January 28, 2011 by 8junebugs
I may, in fact, be done with snow.
For the first 14 of my 33 years, I was in Vermont and didn’t really even think about snow. All that mattered in the winter was whether it was cold enough to freeze the pond and whether I could con an adult into shoveling it so I could skate. (I didn’t shovel snow in my youth. Ever.) (I don’t know why.)
These last few years in DC, I’ve shoveled enough snow to fill that pond…which, okay, wasn’t even deep enough to drown Grandpa’s heifers, but still. A lot. And I have a tiny shovel that I purchased from the local hardware store because it was the only one left in a 50-mile radius after last year’s storms really kicked in.
It is not a back-friendly shovel. Building management loans out bigger, better ones.
On Wednesday, I listened to the only weather team I trust and left an hour and a half before the office’s announced early closure, although they pulled that closure back another hour after I left. It takes me almost an hour to get home in regular traffic, you see, and the weather team said the storm was going to come up fast and furious. WE CANNOT EMPHASIZE ENOUGH, the said, HOW FAST THIS IS GOING TO GET DANGEROUS. Or something to that effect. In all-caps and/or bold.
They were absolutely right.
I drove out of Reston through thunderhail. I spent a little more than an hour carefully commuting by my usual route, driving through virtually every form of precipitation, some at the same time. I got home just as the snow showers started, and just as some of my team members were trying to leave the office…and the weather in Reston got worse faster than it did in Alexandria. One of them decided to have dinner by the office and still didn’t get home until almost 3 a.m.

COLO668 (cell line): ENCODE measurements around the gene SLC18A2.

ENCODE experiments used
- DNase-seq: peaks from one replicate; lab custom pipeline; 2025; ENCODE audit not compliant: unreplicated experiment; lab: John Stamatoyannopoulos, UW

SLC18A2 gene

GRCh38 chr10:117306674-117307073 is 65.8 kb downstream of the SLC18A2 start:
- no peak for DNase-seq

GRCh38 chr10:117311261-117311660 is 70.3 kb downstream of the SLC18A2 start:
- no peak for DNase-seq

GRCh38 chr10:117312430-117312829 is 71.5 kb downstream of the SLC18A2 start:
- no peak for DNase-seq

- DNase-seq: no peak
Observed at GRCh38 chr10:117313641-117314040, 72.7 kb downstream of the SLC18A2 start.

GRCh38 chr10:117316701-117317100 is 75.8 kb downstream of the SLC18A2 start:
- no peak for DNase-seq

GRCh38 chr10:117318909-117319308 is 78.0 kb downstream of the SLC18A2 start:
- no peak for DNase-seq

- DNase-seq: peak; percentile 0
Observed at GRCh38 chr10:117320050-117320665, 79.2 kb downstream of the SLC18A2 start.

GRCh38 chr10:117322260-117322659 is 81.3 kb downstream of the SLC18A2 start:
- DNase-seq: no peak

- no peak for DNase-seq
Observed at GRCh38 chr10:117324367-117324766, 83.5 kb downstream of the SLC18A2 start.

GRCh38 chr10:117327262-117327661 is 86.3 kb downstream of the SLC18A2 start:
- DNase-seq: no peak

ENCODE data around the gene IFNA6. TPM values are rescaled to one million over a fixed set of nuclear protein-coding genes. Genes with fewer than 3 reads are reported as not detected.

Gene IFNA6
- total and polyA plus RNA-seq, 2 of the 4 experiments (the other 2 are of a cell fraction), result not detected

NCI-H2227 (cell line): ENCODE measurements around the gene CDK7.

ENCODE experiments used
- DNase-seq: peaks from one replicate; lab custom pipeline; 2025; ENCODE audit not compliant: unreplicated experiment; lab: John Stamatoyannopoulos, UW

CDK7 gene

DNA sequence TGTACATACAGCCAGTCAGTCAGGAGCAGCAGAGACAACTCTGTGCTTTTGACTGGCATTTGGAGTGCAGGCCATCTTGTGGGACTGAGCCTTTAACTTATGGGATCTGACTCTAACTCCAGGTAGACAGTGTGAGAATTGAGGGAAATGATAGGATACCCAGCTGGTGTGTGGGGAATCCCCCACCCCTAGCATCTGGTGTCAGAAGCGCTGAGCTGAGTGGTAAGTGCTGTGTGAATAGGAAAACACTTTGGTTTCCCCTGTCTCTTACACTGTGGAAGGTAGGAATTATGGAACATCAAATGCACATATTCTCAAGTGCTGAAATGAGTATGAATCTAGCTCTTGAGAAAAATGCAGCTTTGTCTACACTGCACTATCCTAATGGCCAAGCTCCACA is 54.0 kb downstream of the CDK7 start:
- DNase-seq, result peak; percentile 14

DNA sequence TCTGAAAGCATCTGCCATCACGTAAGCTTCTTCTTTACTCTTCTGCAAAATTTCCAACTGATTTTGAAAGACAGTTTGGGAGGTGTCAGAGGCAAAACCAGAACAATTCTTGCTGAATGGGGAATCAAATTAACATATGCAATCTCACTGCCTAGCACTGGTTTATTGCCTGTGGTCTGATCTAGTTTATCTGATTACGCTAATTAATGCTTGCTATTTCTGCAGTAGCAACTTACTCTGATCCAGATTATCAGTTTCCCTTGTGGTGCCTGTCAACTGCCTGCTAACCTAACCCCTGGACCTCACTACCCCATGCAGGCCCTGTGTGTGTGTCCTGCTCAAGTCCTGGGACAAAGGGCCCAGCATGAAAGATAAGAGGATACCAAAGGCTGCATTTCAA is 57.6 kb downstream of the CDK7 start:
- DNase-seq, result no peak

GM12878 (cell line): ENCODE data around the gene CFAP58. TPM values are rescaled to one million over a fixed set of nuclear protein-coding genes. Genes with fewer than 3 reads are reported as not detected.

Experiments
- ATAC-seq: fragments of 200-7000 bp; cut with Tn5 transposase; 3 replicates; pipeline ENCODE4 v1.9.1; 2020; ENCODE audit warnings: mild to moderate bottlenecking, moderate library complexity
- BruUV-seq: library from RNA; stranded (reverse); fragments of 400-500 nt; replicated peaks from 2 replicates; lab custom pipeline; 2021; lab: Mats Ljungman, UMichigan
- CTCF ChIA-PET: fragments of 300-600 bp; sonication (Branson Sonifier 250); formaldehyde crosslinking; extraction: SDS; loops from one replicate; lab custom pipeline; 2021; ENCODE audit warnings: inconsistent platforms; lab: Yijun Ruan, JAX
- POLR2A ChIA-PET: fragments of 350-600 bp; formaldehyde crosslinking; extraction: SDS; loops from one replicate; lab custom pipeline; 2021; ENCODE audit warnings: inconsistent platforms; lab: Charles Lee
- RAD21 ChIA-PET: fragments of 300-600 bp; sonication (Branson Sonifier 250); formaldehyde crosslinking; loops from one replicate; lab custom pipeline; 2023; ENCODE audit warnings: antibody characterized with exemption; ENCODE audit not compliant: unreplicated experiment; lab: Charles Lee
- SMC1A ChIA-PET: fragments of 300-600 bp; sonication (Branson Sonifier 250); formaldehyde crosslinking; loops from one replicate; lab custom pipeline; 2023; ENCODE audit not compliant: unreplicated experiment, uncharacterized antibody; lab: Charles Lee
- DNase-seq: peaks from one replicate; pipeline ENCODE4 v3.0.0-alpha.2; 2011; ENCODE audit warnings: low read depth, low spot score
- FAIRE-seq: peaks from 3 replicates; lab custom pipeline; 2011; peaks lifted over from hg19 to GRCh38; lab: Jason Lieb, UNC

It’s not the snow’s fault. It’s that we don’t respect it, and I think we’re all still a little bitter about all the shoveling and missed work and school last winter. We don’t want to be the first to leave the office because of the weather. Gawd. Because of my New England background, I get picked on for paying such close attention to the forecasts and taking precautions when everyone else is like, “Well, what if they’re wrong?”
Well, if they’re wrong, I still get work done, just from a different location. And if they’re right, I spend my evening safe and warm at home and you spend it on the toll road.
I have no problem driving in snow and ice, even with my wimpy little Honda, but this region doesn’t have the infrastructure to deal with more than a couple of perfectly timed inches of fluffy snow. When we get thumped with 1-2 inches an hour before, during, and after an already ridiculous rush “hour,” it’s a disaster. And it’s not predictable enough to increase the infrastructure, so…manage your expectations, I say.
Sure, Vermont schools and offices have tougher inclement weather policies. But Vermonters also buy 4-wheel-drive vehicles and put proper winter tires on every single year. You live there, it’s what you do. If you grew up there, moved to California, started driving there, then moved back, it’s what you re-learn to remember to do. Expectations.
Even though it’s not the snow’s fault, it gets a little less fun every time, even though I’ve become a bit of a snow junkie down here. It’s pretty! Lot plowing is included in my rent! There’s bread, cheese, wine, and friends in easy walking distance! I don’t even mind shoveling out my car. But the DC reaction and response to the inclement weather just isn’t worth its weight in cocoa.
Snow, I think I can totally quit you.